Before companies can profit from big data, they often must deal with bad data. There may indeed be gold in the mountains of information that firms collect today, but there also are stores of contaminated or “noisy” data. In large organizations, especially financial institutions, data often suffer from mislabeling, omissions, and other inaccuracies. In firms that have undergone mergers or acquisitions, the problem is usually worse.
Contaminated data is a fact of life in statistics and econometrics. It is tempting to ignore or throw out bad data, or to assume that it can be “fixed” (or even identified) somehow. In general, this is not the case.
I have been studying and writing about how to clean up and optimize data for big data analysis since the early 1990s. At this point I am forced to concede that figuring out how to clean, transform and recast real-world data to make it informative and actionable is as much an art as a science. It turns out that a big chunk of the time we spend in doing data analytics is spent cleaning and recoding the data we work with so that our algorithms and queries can give us sensible clues to what might really be going on under the surface. (The other big chunk of time goes to problem formulation – a subject for another posting.)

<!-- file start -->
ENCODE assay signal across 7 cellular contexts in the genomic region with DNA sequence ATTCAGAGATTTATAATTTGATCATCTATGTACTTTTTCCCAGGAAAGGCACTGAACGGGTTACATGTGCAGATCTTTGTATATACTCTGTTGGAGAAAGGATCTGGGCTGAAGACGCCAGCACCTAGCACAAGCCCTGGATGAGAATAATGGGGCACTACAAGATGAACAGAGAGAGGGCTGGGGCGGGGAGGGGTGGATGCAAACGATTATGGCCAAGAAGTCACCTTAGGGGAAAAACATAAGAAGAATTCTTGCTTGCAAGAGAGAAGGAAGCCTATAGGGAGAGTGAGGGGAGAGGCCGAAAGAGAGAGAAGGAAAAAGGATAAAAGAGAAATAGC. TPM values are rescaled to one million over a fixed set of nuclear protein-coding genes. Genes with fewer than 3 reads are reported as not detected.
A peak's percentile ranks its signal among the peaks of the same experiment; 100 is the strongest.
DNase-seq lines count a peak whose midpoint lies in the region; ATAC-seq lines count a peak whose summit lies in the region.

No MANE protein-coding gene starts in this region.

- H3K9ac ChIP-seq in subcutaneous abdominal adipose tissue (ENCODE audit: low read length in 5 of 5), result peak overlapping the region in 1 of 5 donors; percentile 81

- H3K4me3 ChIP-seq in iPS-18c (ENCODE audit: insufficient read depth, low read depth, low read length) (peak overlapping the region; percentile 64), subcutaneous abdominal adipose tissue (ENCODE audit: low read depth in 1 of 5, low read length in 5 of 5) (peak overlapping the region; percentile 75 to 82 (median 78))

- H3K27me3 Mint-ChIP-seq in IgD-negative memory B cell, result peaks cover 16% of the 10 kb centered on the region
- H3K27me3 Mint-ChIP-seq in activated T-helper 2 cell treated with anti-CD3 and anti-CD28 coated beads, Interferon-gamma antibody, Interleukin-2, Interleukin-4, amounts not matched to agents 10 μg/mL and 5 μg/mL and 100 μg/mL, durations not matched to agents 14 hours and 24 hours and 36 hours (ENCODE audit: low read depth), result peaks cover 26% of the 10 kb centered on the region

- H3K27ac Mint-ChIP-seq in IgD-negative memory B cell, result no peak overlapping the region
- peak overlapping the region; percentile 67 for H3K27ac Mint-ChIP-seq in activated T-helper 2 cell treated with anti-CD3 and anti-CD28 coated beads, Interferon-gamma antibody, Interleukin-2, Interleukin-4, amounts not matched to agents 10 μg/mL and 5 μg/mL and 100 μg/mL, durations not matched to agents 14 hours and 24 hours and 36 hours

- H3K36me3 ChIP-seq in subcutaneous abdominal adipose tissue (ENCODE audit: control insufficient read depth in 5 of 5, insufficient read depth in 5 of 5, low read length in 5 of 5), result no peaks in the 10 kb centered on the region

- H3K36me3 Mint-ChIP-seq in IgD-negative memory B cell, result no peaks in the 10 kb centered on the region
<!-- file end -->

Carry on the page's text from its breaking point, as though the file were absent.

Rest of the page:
Data corruption is particularly concerning when noisy data are used to test a predictive model. Data problems here can be especially acute since we are using the data, for example, to determine the degree to which we can trust a new predictive model, or whether we should recalibrate an existing model or take it off-line entirely. If the test is flawed, so will be our conclusions.
Read the full post at Computerworld.
Roger M. Stein is a Senior Lecturer in Finance at the MIT Sloan School of Management, a Research Affiliate at the MIT Laboratory for Financial Engineering, and Chief Analytics Officer at State Street Global Exchange.